Workers at at least two other Apple Store locations are trying to organize, including one in New York and one in Atlanta, which became the first site The workers filed documents with the National Labor Relations Board. But US telecom workers withdrew their request to hold elections there last month, saying in a statement that “Apple’s repeated violations of the National Labor Relations Act have made free and fair elections impossible.”

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At the time, the organizing group sent a message to workers in the store, saying it would reset and “continue this fight.”

Rebecca Jevan, associate professor of labor studies at Rutgers University, called Saturday’s result a big win for workers in the tech and retail sectors — and in particular for Apple employees outside of Tucson.

“We will definitely see Apple workers across the country reach out to these workers to learn more about how to do that,” she said. “And to understand how they achieved such a brilliant victory.”

Several companies, including Amazon and Apple, have been accused this year of “union busting” or using tactics to discourage or intimidate workers from joining unions. (Amazon founder Jeff Bezos owns The Washington Post.)

Apple Store employees in New York This year, he said, managers took some workers aside and gave a speech about the shortcomings of unions there. At meetings, managers warned that union formation would mean losing benefits such as the ability to carry out tasks at Apple’s headquarters.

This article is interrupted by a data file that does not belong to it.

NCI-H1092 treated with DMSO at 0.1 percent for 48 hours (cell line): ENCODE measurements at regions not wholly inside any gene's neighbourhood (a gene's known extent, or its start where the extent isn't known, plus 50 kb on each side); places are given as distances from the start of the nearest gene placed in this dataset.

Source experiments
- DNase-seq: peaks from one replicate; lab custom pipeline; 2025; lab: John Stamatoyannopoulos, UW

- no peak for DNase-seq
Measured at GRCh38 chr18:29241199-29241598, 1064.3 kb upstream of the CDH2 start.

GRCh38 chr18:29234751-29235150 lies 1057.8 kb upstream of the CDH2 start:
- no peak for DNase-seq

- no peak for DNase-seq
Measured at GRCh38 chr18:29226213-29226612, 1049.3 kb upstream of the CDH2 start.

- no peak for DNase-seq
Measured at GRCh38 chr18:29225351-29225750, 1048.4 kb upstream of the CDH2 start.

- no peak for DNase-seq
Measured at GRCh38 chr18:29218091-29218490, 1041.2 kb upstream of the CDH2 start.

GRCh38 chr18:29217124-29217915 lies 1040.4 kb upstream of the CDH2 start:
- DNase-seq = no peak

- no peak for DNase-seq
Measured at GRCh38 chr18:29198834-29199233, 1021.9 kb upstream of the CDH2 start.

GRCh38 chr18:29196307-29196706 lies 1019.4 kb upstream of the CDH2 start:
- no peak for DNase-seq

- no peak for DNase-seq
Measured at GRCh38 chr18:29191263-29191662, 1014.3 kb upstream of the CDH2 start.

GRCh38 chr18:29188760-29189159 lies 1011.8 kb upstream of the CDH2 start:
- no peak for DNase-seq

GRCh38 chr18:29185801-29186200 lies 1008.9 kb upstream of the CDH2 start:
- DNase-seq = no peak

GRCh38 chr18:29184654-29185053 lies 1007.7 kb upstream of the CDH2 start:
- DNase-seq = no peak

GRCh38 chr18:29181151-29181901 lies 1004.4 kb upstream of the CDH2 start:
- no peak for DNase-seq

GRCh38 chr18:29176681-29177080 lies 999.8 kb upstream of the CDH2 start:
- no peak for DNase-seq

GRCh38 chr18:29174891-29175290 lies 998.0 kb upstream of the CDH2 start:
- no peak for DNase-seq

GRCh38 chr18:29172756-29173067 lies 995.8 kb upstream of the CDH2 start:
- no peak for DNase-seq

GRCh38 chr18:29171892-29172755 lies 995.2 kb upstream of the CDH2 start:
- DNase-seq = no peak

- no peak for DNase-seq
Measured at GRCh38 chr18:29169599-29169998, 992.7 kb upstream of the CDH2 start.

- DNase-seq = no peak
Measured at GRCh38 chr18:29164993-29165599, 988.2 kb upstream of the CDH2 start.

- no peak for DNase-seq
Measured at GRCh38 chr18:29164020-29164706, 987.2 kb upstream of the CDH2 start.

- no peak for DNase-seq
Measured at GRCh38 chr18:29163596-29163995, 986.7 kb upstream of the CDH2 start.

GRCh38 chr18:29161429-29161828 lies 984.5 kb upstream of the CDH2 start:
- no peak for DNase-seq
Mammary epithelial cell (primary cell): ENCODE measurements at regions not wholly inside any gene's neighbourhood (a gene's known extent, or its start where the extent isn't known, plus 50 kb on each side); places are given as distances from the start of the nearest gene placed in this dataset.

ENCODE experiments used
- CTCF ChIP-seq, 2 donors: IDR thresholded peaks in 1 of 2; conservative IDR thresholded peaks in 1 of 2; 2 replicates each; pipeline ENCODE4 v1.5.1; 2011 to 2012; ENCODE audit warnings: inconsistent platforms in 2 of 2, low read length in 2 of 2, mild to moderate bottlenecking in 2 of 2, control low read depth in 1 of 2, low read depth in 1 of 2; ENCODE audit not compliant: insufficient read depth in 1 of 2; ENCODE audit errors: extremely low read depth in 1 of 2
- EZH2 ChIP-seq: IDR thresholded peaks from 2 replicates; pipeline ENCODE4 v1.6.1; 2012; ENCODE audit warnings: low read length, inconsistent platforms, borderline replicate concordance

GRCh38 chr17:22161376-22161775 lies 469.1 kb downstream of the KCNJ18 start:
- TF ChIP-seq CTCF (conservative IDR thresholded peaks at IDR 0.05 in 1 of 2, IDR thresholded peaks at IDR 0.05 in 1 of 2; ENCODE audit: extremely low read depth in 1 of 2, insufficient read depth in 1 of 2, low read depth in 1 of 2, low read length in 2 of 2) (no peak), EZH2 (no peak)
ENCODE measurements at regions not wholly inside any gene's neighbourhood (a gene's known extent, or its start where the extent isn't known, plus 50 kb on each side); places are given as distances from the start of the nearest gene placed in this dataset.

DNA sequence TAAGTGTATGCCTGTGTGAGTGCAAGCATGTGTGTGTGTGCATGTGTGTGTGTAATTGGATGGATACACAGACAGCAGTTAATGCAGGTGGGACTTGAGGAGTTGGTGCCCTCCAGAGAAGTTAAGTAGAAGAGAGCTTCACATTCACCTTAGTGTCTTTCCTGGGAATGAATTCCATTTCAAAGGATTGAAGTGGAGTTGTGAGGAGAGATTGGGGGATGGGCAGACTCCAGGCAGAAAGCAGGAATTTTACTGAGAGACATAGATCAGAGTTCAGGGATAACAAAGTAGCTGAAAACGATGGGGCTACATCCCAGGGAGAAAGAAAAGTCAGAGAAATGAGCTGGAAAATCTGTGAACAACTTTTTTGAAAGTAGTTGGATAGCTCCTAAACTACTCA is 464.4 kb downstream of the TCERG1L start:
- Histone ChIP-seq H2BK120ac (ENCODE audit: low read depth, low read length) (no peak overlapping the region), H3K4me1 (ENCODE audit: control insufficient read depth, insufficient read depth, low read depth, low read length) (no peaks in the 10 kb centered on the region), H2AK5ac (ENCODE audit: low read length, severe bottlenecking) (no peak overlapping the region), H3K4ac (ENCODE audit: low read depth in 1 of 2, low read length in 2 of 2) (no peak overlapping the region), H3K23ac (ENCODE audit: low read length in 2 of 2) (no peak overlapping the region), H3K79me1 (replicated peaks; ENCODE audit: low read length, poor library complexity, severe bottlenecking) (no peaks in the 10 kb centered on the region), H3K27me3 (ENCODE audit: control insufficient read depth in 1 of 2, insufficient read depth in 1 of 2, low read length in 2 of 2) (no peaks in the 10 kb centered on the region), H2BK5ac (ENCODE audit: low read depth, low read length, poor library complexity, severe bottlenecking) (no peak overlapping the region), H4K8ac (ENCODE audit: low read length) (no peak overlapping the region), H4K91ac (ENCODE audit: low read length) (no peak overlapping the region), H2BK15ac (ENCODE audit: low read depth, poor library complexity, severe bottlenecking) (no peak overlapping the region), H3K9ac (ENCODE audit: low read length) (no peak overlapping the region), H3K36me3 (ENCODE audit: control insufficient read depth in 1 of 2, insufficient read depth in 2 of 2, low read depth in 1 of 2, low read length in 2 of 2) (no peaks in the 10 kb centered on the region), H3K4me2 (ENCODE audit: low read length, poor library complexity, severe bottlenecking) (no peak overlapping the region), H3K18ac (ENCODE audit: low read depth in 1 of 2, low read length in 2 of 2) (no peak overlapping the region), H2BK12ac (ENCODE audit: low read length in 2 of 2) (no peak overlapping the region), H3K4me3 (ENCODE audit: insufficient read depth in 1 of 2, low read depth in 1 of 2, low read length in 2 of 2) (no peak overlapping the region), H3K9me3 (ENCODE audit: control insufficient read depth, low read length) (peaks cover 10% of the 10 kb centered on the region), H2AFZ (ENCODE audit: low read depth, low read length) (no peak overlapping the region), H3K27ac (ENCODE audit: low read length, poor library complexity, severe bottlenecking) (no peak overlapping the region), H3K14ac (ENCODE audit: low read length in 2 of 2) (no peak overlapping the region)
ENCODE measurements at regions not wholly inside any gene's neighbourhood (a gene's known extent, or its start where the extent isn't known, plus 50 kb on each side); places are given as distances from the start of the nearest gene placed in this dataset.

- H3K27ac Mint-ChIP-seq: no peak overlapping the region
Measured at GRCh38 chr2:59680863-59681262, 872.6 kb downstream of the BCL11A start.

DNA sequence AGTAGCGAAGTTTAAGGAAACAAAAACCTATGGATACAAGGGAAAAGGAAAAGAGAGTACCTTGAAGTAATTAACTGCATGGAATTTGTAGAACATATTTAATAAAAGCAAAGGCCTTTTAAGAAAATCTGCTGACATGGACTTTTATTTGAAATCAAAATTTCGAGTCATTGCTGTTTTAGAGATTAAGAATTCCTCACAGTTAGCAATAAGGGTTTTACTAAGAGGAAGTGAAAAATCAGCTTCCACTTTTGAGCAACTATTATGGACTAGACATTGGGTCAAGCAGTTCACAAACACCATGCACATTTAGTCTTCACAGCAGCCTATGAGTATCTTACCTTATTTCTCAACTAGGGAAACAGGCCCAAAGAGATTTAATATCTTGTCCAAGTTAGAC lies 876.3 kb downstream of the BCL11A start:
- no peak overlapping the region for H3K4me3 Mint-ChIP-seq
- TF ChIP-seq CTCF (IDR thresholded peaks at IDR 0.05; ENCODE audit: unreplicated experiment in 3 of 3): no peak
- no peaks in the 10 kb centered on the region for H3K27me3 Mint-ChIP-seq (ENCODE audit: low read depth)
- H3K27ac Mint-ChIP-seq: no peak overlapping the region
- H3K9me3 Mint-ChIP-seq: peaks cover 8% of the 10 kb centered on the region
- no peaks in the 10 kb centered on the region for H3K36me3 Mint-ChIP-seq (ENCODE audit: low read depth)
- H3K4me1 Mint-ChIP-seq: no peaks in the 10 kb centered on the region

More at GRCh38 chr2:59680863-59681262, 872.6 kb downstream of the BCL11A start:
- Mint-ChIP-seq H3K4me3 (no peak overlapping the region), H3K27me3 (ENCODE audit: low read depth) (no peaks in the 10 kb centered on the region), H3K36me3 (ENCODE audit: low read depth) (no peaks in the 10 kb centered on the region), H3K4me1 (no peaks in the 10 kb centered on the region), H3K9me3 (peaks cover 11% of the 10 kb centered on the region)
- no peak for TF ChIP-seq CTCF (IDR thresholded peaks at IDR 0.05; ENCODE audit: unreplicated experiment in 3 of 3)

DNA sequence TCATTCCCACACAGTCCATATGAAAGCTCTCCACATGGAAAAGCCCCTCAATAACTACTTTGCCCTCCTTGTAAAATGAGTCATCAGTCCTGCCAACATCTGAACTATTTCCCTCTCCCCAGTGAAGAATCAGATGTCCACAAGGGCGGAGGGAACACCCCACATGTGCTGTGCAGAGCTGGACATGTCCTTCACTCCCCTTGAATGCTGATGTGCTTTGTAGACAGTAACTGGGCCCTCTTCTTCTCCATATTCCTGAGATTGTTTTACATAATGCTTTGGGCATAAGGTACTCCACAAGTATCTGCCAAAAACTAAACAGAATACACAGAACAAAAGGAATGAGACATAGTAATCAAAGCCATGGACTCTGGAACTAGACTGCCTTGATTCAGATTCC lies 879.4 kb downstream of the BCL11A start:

From Amazon to Apple, tech giants are turning to old-school union busting

Apple, which has more than 270 retail locations in the country, noted an earlier comment it made about the union’s efforts.

“We are fortunate to have such incredible members of the retail team and we deeply appreciate everything they do for Apple,” Lipton said in a statement ahead of the vote. “We are pleased to offer very strong compensation and benefits to full-time and part-time employees, including healthcare, tuition reimbursement, new parental leave, paid family leave, annual stock awards and many other benefits.”

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The Apple Store in Atlanta is the first to file for a consortium

Workers in Tucson told the Washington Post last month that they hope the formation of a union will give them a seat at the table on scheduling, wages, coronavirus safety measures and more. Some have said that Apple has been too slow to increase wages, and that the company needs to give individual stores more control over their scheduling systems, rather than most of them being controlled by the corporate office.

“I always had a hunch that I was giving away more value than I was getting, and that’s what covid helped me unpack: how worried I am about it,” Garboy, Apple employee and union organizer, said. He told the newspaper in time.

“Tonight, we’re celebrating. We’re enjoying it,” said Chaya Barrett, who works at the Towson store. And then we’ll meet and find out how we’ll get a negotiating committee. …Even the people who voted ‘no’, we want them to be a part of these negotiations.”